In their early days, hackathons and design jams were touted as the place for innovation. How could they not be? Pile together a bunch of computer scientists and software engineers, add coffee and snacks, and presto change-o, you’ve got a shiny new solution to any number of life’s biggest challenges. Because solutions and innovation are just that easy, right?
This week, the University of Guelph will host the 3rd Improve Life Challenge (ILC) – the 12th hackathon/design jam that I’ve co-organized1. Looking back on the first hackathon I helped organize, it’s very clear to me that these events have evolved significantly. Specifically, they have transitioned from relatively unstructured extra-curricular activities, to highly curated community-engaged co-curricular2 events complete with specific learning outcomes and curriculum.
With the ILC fast approaching, I thought it made sense to reflect on exactly how hackathons (at least at the University of Guelph) have evolved. And since there is a lot to discuss, I’ve opted to spread my reflections over several posts.
In The Beginning
Originally, the hackathons that I attended or organized were mostly unstructured events that tended to be the domain of the computer scientist and software engineer. The events were well organized, but save for team-building activities to keep morale and energies high during the course of a 48-hour weekend adventure, I failed to see much in the way of curated skills development. There were no specific learning outcomes, and little to no thought put into developing a curriculum. Participants were presented a theme, told to form teams, and then get down to business hammering out a solution as quickly as possible, with little in the way of guidance.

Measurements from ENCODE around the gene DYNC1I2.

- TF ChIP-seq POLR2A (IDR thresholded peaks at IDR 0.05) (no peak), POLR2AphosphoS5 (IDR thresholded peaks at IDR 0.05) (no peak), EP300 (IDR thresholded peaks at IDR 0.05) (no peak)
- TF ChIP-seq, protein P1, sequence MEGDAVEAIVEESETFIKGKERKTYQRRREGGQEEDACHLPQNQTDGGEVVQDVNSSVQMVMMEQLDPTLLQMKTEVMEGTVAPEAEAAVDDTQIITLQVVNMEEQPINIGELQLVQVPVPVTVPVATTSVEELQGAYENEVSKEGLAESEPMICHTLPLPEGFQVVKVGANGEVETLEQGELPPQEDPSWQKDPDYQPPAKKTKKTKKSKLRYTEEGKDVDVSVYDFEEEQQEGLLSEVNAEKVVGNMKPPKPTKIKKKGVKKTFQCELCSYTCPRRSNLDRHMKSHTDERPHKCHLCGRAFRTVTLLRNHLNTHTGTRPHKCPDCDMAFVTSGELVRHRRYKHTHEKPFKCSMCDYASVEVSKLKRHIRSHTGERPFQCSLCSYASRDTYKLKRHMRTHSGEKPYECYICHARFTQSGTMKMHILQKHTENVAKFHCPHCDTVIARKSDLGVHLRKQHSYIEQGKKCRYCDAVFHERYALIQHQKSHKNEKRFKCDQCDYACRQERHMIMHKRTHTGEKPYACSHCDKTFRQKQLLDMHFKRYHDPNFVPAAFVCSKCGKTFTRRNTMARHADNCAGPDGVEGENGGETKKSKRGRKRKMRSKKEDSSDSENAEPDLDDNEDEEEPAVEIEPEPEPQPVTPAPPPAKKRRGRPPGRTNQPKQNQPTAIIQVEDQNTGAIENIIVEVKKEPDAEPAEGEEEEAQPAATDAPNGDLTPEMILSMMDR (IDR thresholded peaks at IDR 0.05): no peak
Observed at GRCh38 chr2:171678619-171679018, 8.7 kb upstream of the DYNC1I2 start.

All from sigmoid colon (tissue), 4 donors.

And the solutions that came from these events, while often flashy and cool, were almost always prototypes for slick mobile apps that were meant to be the next start up. Venture capitalists and angel investors often watched these events to discover the next idea in which to invest. Companies were founded – flourishing quickly or collapsing under the weight of shifting market demands and the need to provide a return on investment.
However, I’m not convinced that many of the solutions created during the early days of hackathons were necessarily solving problems beyond simply increasing convenience for their intended users. This isn’t to say that these solutions were bad. Many jobs were created and money was made, and it doesn’t take much to realize how our behaviours have changed as a result of convenience solutions. Consider, for example, how Uber, Skip The Dishes, Instacart, and other such apps have modernized their respective industries by selling the promise of convenience and our release from the burdensome shackles of everyday life. But considering the collective brain power and energies of the people attending each hackathon, the early events seemed to miss out on the opportunities this could provide.
At least until event organizers and/or sponsors recognized the potential of channelling the collective brains and energies of a group of computer science and software engineering students to industry-specific challenges. I would suggest that this was a time where many assumed that tech could and should be used to solve every problem. Whatever the case, industry experts began to take a larger role in the events; not simply acting as judges, but providing expertise from the field so that solutions could be developed in a more meaningful manner.
Again, however, I think many of the solutions that were developed during these events were still struggling to be the next big thing, the next multi-million dollar start up, the next recipient of angel investment; shiny apps to improve efficiencies or convenience. An ethos of promise big enough to get bought out seemed to pervade. And still the events had no formal learning outcomes or curriculum. Students were not given any particular guidance to work well in teams, to develop interdisciplinary skills, or to integrate lived experience and other ways of understanding the problems they were solving. And they remained mostly the domain of computer science and software engineering folks.